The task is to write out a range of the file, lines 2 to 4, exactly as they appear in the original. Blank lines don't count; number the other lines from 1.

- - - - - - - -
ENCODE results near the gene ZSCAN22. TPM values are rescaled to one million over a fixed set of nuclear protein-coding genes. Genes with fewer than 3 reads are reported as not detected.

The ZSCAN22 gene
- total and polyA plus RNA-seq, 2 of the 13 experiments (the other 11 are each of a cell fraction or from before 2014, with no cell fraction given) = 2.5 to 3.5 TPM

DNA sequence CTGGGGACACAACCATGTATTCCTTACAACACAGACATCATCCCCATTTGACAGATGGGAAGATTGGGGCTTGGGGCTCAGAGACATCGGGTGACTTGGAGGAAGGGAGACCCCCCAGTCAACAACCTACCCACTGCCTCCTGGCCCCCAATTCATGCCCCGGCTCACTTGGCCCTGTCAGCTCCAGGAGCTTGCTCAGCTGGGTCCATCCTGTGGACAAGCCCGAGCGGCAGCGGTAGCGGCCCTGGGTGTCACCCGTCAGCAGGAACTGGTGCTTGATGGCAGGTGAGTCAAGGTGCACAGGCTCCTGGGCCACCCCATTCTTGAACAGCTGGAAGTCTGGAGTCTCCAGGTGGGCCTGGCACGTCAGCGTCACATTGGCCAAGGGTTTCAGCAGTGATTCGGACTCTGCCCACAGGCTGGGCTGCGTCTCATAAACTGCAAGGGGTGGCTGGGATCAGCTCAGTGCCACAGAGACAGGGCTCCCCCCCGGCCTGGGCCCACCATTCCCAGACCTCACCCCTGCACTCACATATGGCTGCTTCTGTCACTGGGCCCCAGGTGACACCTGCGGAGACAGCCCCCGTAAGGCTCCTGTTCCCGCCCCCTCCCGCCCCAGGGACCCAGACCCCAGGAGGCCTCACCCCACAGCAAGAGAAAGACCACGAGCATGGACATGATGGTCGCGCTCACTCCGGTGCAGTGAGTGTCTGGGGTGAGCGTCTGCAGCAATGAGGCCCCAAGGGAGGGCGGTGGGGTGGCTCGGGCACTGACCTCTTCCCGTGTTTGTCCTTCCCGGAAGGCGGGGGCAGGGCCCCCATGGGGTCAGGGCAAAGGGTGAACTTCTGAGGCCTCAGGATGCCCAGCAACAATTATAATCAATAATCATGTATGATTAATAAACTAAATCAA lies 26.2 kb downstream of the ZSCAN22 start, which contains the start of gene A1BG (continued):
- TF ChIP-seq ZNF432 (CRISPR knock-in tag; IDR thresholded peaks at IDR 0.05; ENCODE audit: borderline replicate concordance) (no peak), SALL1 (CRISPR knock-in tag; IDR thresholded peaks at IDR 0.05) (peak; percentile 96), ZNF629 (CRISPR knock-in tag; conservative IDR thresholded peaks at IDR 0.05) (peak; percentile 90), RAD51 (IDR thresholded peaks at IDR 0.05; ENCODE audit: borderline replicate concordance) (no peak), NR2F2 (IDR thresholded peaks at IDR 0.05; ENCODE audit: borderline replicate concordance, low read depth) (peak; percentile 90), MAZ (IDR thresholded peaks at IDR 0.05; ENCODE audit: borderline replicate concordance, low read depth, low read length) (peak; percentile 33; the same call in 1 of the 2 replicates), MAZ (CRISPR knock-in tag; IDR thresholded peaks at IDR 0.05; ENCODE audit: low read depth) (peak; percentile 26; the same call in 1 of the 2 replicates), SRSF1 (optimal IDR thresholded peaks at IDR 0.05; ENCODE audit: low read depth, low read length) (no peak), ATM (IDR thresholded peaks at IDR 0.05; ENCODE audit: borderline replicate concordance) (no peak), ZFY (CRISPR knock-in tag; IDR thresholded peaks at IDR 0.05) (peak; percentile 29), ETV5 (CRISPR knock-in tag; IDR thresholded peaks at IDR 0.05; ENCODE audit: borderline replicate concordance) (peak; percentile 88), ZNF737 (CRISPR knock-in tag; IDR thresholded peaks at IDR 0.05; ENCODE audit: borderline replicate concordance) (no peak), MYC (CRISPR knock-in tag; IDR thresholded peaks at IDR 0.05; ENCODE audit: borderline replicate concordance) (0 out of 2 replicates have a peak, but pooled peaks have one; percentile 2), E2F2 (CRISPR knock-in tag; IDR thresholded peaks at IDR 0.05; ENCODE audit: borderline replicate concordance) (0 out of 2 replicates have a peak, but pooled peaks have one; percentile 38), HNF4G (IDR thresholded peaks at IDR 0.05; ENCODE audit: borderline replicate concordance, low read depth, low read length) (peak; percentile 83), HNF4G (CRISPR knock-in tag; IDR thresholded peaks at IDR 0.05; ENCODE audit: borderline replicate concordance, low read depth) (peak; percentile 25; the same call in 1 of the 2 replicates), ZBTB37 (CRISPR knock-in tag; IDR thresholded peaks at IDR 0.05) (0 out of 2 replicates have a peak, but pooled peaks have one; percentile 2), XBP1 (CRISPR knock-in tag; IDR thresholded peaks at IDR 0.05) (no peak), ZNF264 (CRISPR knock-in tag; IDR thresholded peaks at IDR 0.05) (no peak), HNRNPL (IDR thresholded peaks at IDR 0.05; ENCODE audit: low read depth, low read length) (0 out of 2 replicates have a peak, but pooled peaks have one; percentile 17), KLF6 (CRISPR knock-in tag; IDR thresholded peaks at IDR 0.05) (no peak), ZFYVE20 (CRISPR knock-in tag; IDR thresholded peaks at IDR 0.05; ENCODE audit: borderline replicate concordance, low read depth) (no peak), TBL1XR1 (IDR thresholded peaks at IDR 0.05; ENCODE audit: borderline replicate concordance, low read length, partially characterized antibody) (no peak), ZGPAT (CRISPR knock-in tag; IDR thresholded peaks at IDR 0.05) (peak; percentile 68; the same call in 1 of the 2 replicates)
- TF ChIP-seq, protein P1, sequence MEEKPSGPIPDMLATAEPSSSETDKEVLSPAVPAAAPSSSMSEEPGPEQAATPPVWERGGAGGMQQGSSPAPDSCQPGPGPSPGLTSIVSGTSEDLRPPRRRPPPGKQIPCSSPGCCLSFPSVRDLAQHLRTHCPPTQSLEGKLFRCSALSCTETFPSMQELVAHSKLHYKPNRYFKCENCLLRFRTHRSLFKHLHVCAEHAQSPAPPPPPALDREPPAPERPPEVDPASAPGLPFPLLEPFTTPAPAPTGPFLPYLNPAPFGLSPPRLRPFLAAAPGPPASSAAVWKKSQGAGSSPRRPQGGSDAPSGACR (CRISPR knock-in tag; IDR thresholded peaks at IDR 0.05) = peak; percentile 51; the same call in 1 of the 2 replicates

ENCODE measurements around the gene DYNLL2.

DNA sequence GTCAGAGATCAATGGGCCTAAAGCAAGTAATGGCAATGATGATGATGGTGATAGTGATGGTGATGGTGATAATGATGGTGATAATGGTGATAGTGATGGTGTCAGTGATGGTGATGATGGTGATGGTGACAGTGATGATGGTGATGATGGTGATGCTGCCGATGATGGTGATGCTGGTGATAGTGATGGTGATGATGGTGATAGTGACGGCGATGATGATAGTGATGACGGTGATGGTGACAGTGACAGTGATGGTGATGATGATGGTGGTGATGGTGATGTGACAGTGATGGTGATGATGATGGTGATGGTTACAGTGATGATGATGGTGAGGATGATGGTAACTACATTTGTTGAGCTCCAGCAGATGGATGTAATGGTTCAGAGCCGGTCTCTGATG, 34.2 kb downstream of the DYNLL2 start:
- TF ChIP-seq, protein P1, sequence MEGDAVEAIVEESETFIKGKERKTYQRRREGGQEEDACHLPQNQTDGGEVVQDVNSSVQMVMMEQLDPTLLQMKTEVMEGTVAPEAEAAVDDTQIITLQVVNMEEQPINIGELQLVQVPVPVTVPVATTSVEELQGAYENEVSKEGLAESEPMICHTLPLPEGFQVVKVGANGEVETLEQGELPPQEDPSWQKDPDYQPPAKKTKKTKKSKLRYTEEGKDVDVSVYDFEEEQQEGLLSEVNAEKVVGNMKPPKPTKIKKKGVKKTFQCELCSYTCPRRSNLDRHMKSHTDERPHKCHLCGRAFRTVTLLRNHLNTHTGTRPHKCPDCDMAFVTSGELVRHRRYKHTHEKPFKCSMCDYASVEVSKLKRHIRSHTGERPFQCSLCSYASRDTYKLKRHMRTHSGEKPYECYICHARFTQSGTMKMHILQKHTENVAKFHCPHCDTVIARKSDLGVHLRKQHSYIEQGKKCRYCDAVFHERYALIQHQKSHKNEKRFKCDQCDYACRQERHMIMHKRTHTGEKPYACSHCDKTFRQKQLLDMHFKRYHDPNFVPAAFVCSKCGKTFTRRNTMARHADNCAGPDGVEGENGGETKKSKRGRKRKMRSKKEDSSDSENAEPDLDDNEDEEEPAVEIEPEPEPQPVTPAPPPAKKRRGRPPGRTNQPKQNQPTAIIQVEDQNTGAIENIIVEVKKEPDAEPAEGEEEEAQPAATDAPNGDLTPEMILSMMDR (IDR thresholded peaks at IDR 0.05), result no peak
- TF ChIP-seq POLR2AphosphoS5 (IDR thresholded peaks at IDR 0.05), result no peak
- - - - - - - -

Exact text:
The ZSCAN22 gene
- total and polyA plus RNA-seq, 2 of the 13 experiments (the other 11 are each of a cell fraction or from before 2014, with no cell fraction given) = 2.5 to 3.5 TPM

DNA sequence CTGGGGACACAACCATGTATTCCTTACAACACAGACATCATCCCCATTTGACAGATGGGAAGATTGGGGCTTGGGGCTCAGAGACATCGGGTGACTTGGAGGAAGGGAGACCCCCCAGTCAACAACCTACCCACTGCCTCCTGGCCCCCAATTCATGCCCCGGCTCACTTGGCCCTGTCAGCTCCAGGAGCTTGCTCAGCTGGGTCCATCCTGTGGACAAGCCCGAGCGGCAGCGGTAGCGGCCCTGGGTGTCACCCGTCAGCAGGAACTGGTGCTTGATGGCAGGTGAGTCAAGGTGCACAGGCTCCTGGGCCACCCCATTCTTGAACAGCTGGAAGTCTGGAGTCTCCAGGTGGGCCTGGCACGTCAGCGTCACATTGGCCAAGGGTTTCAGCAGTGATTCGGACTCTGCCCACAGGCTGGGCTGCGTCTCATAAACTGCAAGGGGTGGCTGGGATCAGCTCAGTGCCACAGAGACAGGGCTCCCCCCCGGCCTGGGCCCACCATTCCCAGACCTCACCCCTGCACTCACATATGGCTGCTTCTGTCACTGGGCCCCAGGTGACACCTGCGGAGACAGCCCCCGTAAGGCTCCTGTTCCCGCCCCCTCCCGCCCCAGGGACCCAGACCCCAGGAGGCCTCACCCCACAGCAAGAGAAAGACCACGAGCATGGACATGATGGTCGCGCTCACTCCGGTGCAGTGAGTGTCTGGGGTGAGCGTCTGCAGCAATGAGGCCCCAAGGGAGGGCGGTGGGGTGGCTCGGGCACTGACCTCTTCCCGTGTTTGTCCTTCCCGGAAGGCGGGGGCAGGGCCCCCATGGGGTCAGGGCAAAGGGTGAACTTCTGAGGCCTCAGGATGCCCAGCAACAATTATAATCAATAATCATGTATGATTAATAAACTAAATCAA lies 26.2 kb downstream of the ZSCAN22 start, which contains the start of gene A1BG (continued):